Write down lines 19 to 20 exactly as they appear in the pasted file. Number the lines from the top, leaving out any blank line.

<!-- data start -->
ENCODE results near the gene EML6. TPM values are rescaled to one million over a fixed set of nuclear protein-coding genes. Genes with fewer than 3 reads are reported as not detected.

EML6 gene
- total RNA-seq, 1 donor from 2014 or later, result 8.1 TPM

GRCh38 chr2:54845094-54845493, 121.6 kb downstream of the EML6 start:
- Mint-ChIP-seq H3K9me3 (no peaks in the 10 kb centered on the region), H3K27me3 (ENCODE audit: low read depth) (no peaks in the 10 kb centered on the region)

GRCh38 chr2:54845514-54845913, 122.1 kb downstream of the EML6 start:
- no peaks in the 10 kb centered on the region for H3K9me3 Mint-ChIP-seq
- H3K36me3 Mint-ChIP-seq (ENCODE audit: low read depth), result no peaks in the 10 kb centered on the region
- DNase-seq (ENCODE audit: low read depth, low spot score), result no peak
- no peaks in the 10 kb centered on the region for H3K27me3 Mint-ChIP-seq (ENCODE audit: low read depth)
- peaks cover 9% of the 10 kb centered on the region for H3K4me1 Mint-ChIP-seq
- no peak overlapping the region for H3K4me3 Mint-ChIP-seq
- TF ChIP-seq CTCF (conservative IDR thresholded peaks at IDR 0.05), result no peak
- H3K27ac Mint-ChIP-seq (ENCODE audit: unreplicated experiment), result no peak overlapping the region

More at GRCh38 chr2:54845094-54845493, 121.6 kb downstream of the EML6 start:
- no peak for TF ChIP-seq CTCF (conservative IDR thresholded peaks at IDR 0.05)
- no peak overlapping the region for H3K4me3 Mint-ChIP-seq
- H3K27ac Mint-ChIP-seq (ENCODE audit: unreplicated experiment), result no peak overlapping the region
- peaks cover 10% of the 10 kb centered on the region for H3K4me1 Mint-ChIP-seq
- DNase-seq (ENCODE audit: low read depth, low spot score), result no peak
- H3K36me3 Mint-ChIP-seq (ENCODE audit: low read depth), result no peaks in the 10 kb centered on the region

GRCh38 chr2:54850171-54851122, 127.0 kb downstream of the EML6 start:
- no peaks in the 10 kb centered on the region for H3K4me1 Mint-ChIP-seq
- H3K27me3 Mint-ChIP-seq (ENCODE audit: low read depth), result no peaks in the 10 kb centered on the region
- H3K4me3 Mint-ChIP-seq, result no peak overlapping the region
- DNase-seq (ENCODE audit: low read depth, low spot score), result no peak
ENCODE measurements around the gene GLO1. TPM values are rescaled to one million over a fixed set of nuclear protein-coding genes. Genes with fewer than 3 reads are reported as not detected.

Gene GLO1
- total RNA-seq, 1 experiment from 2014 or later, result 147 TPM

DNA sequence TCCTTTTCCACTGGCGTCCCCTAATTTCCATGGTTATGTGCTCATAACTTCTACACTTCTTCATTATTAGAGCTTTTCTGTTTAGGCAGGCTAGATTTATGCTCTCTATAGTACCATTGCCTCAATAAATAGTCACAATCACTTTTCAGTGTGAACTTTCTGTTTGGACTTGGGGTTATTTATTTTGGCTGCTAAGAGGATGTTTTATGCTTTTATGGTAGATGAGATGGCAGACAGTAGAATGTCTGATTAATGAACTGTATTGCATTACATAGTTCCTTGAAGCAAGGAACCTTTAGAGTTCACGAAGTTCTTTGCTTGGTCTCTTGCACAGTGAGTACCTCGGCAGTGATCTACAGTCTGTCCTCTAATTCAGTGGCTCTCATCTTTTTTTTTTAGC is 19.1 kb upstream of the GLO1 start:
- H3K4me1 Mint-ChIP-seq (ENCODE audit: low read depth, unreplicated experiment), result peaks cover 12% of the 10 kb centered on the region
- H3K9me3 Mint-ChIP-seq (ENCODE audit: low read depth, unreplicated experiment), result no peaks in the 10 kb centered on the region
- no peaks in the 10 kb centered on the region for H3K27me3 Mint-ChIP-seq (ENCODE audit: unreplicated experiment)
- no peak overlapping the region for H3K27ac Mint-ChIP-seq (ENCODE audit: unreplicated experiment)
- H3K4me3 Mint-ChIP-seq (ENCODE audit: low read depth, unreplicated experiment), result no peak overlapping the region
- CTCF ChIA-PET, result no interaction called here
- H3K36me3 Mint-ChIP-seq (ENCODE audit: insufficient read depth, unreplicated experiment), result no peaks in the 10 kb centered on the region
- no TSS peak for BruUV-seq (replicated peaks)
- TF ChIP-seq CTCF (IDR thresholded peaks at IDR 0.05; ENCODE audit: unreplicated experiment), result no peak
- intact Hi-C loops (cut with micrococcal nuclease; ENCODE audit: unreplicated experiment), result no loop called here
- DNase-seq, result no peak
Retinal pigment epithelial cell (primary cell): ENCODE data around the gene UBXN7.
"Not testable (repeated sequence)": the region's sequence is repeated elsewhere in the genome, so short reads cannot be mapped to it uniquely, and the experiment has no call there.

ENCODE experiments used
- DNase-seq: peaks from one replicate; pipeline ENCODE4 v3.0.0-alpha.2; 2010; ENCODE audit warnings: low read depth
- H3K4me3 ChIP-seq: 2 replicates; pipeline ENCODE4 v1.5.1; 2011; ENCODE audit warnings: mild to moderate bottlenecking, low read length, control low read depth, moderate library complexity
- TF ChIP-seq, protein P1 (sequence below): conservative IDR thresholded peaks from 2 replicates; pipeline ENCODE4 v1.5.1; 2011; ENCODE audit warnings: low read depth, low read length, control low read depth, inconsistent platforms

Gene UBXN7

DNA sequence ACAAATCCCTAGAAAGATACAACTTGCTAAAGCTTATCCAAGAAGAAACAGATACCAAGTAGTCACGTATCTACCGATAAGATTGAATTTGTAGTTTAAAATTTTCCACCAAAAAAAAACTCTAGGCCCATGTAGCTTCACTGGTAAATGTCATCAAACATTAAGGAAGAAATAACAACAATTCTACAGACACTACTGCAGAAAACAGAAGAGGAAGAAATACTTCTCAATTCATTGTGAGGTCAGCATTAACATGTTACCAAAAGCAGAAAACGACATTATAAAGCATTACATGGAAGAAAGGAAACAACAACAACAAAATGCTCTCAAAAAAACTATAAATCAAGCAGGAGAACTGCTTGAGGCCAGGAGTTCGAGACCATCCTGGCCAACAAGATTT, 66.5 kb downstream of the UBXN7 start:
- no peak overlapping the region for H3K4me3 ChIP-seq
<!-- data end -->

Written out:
- peaks cover 10% of the 10 kb centered on the region for H3K4me1 Mint-ChIP-seq
- DNase-seq (ENCODE audit: low read depth, low spot score), result no peak